Making yoghurt is also an easy process of mixing hot milk with a couple of tablespoons of live culture yoghurt and keeping it warm overnight. If you get into the rhythm, you can take a couple of tablespoons from your current batch to make your next batch and never have to buy yoghurt again.
TIP: If you use a lot of buttermilk, you can have a continuous supply of buttermilk in the same way.
We are lucky to have a local teenager who has a little business making delicious fresh yoghurt in reusable jars and delivering them around our area. However, I have been experimenting with making my own yoghurt. The process is easy but I’ve been striving to improve, particularly to produce a thicker yoghurt. The Kitchn (again) has some good tips I am testing out.
UPDATE: I have found a method that works for me every time and I’ve posted it in How to: Homemade Yoghurt.
Another shop bought product I can’t abide is pesto sauce. I can’t eat pesto sauce unless it is homemade. Fortunately, it is extremely easy to make, again in the food processor. I use Stephanie Alexander’s recipe from The Cooks Companion and it can be found online here. I do reduce the amount of garlic to one large clove for our tastes.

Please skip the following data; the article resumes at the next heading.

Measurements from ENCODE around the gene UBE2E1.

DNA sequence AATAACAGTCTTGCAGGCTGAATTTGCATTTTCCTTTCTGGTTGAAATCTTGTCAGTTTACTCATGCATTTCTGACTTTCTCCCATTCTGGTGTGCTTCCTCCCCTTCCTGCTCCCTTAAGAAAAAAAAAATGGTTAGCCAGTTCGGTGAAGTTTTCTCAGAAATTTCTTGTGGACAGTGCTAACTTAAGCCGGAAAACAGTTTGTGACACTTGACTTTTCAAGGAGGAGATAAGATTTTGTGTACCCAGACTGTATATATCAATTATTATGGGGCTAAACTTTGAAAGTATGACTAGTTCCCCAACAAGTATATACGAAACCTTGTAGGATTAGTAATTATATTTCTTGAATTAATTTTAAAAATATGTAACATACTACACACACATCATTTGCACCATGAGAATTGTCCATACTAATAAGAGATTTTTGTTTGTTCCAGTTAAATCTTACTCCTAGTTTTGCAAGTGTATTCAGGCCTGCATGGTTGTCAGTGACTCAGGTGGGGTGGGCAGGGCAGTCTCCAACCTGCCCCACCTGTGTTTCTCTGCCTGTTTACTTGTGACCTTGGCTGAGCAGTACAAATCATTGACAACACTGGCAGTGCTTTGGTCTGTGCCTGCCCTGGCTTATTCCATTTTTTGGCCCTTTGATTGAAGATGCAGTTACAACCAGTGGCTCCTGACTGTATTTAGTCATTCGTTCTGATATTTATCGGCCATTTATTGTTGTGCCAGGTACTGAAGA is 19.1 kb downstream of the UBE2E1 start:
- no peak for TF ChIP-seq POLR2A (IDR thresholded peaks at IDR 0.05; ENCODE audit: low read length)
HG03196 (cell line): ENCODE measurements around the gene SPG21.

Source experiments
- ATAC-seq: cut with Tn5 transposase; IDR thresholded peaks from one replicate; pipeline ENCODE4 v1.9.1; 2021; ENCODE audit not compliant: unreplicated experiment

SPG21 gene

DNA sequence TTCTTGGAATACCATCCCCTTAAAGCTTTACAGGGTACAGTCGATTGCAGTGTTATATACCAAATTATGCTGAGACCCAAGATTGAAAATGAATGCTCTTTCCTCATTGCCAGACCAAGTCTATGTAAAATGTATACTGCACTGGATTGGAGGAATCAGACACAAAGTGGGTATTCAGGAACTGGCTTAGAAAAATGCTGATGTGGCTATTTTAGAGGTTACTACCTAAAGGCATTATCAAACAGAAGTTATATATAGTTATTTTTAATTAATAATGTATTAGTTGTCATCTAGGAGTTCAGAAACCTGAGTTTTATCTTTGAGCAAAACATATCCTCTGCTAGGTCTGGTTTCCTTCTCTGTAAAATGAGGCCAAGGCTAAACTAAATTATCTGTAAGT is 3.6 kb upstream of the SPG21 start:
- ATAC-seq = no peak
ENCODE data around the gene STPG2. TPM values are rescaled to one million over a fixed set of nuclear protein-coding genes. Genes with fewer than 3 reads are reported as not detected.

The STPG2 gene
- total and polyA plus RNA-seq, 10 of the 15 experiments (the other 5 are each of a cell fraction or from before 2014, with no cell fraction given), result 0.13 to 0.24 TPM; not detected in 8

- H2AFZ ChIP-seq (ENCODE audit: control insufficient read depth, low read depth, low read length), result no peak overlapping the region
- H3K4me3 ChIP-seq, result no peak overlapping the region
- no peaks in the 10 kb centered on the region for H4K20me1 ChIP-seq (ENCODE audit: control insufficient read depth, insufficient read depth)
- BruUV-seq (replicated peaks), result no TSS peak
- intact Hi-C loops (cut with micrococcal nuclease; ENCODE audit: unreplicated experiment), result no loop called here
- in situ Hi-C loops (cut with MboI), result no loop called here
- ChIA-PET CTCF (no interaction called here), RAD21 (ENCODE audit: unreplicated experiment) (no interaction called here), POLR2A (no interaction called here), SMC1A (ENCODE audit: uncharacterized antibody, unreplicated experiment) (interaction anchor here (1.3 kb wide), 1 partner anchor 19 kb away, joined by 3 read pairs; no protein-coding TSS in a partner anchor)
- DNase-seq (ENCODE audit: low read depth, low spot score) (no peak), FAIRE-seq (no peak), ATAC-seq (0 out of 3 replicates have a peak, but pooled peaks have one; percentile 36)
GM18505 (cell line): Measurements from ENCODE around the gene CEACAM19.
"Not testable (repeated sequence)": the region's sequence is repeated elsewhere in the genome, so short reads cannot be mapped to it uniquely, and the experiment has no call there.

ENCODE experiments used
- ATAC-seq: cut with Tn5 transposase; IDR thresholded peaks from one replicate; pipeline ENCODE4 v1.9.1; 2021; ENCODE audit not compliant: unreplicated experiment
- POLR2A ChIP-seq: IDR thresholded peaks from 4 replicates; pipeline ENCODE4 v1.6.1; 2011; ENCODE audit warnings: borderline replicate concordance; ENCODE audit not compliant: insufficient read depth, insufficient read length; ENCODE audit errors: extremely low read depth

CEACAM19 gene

Many sauces such as tomato pasta sauce, béchamel, cheese sauce, and pizza sauce are all easy to make. Many freeze very well too so you can make up a big batch and have them on hand later.
Fresh made custard takes a little time (all that stirring) but it is a winner! It tastes real, unlike the pre-made supermarket custards. Try this recipe from Jamie Oliver. You can substitute vanilla extract for the vanilla pod if you prefer.
Once you’ve made custard, it is just a short few steps to making your own ice cream (which is actually ice custard). You don’t need an ice cream churn, although I wouldn’t be without mine (it attaches to my KitchenAid). I love knowing exactly what is in our dessert! And I can freeze those leftover egg whites for making fresh pasta (see above).
There you have it. 10 things to make from scratch. What other things do you cook from scratch? What other making should I be getting into? Share your thoughts (and recipes!) in the comments below.